- Listen to a story problem, represent the numbers using manipulatives or a sketch and record the problem with a number sentence.
- Create and illustrate with counters, a story problem for a given number sentence, e.g., given 6 ÷ 3, create and illustrate a story problem.
- Represent a given division expression as repeated subtraction.
- Represent a given repeated subtraction as a division expression.
- Relate division to multiplication by using arrays and writing related number sentences.
• 3.N.13
Demonstrate an understanding of fractions by:
explaining that a fraction represents a part of a whole
describing situations in which fractions are used
comparing fractions of the same whole with like denominators.

Achievement Indicators
Students who have achieved this outcome(s) should be able to:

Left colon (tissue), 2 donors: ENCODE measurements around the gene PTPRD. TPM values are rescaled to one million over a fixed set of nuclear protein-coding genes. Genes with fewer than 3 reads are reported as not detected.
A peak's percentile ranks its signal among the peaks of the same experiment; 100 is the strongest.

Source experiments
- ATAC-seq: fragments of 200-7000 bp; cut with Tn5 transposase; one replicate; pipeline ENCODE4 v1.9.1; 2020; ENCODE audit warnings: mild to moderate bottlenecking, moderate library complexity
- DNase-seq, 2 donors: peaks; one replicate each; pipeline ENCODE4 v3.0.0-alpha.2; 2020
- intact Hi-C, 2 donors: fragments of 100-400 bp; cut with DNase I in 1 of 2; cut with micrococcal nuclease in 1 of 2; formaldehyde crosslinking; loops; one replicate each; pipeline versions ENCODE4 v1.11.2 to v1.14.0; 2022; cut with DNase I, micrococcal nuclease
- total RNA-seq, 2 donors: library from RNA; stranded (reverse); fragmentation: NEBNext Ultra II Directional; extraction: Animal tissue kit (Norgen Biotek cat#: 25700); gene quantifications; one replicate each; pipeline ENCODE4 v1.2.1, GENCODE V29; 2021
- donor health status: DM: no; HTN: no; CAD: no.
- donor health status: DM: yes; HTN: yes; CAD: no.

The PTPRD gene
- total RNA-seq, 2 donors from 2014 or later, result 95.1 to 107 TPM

- Identify common characteristics of a given set of fractions.
- Describe everyday situations where fractions are used.
- Cut or fold a whole into equal parts, or draw a whole in equal parts; demonstrate that the parts are equal and name the parts.
- Sort a given set of diagrams of regions into those that represent equal parts and those that do not, and explain the sorting.
- Represent a given fraction concretely or pictorially.
- Name and record the fraction represented by the shaded and non-shaded parts of a given region.
- Compare given fractions with the same denominator using models.
- Identify the numerator and denominator for a given fraction.
- Model and explain the meaning of numerator and denominator.
• 3.N.2
Represent and describe numbers to 1000, concretely, pictorially and symbolically.
Achievement Indicators
Students who have achieved this outcome(s) should be able to:
- Read a given three-digit numeral without using the word “and,” e.g., 321 is three hundred twenty one, not three hundred AND twenty one.
- Read a given number word (0 to 1000).
- Represent a given number as an expression, e.g., 300 – 50 for 250 or 230 + 20
- Represent a given number using manipulatives, such as base ten materials, in multiple ways.